Thursday night I went to see Joaquin Phoenix’s psychological thriller, Joker. I knew it would be a dark film, but I expected a typical comic book character origin story like we’ve seen before (Catwoman, Aquaman, Venom, Deadpool, Wonder Woman). This film proved to be much darker than I anticipated and this was the furthest from a comic book movie than anything else I’ve seen taken from a comic book.
While Joaquin Phoenix’s Arthur Fleck isn’t the the villainous Clown Prince of Crime we all know and love, he does a beautiful job of showing us the most realistic way that a character like the Joker could come to be.
Joker does not contain the blockbuster action sequences we are accustom to in comic book movies, nor does it have a set hero or villain. The slow and artistic pace of the film coupled by Hildur Guðnadóttir’s eerily beautiful score and Lawrence Sher’s cinematography, is perfect for showing us how someone riddled by multiple mental illnesses reacts to a society that ignores, belittles, and neglects them. It also shows the effects that the empty promises of politicians and public policies have on people with mental illnesses.
As someone who has had Obsessive Compulsive Disorder since childhood, I can totally relate to how he felt when people mistreated him because of his illnesses. It is tough because people don’t understand you or what you’re going through. Due to the chemical imbalances in the brain, there are certain things people with various illnesses simply cannot control. But it is important to note that it is still up to the individual on how they react to the people who abuse them. One can either show forgiveness and move on, or hold resentment and bitterness and act upon those feelings. Obviously the Joker did the latter and terrible things came from his decision.
Although it is never stated in the film, I kept thinking about the quote from Alan Moore’s The Killing Joke,
“All it takes is one bad day to reduce the sanest man alive to lunacy. That’s how far the world is from where I am. Just one bad day.”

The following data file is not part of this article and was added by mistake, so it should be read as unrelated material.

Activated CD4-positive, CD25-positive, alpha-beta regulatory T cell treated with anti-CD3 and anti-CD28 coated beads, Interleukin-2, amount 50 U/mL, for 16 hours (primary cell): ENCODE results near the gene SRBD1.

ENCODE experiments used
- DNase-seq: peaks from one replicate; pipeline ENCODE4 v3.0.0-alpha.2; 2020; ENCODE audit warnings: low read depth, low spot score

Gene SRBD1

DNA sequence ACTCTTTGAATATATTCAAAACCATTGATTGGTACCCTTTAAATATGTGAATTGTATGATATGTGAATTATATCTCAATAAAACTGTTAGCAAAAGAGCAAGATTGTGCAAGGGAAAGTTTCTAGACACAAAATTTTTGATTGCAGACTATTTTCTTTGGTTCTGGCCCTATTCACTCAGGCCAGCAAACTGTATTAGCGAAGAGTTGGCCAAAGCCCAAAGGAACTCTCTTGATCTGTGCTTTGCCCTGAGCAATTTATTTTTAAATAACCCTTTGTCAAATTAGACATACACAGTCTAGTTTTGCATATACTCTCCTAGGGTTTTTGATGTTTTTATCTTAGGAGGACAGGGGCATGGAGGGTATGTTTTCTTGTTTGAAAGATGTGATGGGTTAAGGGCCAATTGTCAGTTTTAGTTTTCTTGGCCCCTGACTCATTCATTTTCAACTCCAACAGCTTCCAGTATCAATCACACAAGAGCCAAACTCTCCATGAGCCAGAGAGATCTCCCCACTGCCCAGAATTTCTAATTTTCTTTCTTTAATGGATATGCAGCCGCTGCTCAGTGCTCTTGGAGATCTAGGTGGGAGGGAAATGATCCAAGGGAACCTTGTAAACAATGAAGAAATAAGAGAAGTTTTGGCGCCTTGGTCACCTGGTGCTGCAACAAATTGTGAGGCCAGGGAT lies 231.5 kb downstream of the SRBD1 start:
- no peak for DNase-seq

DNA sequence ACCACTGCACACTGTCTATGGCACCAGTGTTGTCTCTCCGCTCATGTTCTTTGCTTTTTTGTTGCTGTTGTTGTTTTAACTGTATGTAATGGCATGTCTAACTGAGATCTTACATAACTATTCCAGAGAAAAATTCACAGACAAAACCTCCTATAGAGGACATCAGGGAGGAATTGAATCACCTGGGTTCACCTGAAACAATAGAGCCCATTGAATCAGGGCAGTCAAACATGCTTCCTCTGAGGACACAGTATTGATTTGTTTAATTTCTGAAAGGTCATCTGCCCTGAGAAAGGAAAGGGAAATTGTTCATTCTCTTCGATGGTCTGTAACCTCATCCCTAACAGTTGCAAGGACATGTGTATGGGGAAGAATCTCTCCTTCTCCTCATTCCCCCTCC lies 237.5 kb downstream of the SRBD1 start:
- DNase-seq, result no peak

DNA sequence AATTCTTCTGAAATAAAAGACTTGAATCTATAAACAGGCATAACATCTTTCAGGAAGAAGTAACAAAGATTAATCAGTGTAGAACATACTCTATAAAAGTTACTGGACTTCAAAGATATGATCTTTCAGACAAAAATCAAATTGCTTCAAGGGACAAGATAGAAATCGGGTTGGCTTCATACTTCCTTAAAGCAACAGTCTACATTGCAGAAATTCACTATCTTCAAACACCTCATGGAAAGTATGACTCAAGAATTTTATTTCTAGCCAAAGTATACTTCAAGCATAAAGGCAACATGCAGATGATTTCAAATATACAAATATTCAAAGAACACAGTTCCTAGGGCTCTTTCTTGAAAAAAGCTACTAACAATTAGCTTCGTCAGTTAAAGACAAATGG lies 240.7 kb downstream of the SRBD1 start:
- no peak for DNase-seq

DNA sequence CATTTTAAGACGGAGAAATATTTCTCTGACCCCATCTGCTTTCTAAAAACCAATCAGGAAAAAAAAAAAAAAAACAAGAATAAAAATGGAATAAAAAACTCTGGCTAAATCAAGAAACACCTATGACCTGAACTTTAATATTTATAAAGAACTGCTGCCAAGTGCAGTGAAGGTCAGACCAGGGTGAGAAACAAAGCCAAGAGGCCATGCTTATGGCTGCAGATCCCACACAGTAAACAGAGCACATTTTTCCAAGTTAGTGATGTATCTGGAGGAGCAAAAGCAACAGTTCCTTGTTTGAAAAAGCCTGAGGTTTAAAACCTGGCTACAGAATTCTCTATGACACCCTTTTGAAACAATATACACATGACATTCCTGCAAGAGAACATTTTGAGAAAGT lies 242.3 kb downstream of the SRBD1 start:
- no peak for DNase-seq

Phoenix’s Arthur Fleck is anything but sane, but it shows how anybody could be the Joker. In the background of Fleck’s story is a city at a tipping point both politically and societally. There is constant talk of unrest and protests on the radio and television throughout the film. You get the feeling that it could hit the fan at any moment. And all it took was Arthur having one really bad day for him to unknowingly become the face of the protesters and upset citizens of Gotham. It is undoubtedly drawing from the current political climate in America. The riots and anger in the streets is very reminiscent of the mob protests of domestic terrorist groups like Antifa. But the film does a decent job of not taking political sides.
Phoenix’s realistic and artistic portrayal of the iconic villain is Oscar-worthy and will undoubtedly be remembered in film history. People will try to compare his portrayal to that of the late Heath Ledger’s, but I believe it is unfair to do so. Even though they played the same character, they portrayed vastly different aspects of that character. Ledger portrayed the amoral, chaotic, and mysterious criminal mastermind with no limits to his madness, while Phoenix gives us an in-depth and gritty look into the twisted and tormented soul and mind of a man who would become the Clown Prince of Crime. I don’t believe they are on the same level of comparison.
Actor Josh Brolin beautifully summed up Phoenix’s portrayal and the lessons of the film in an Instagram post: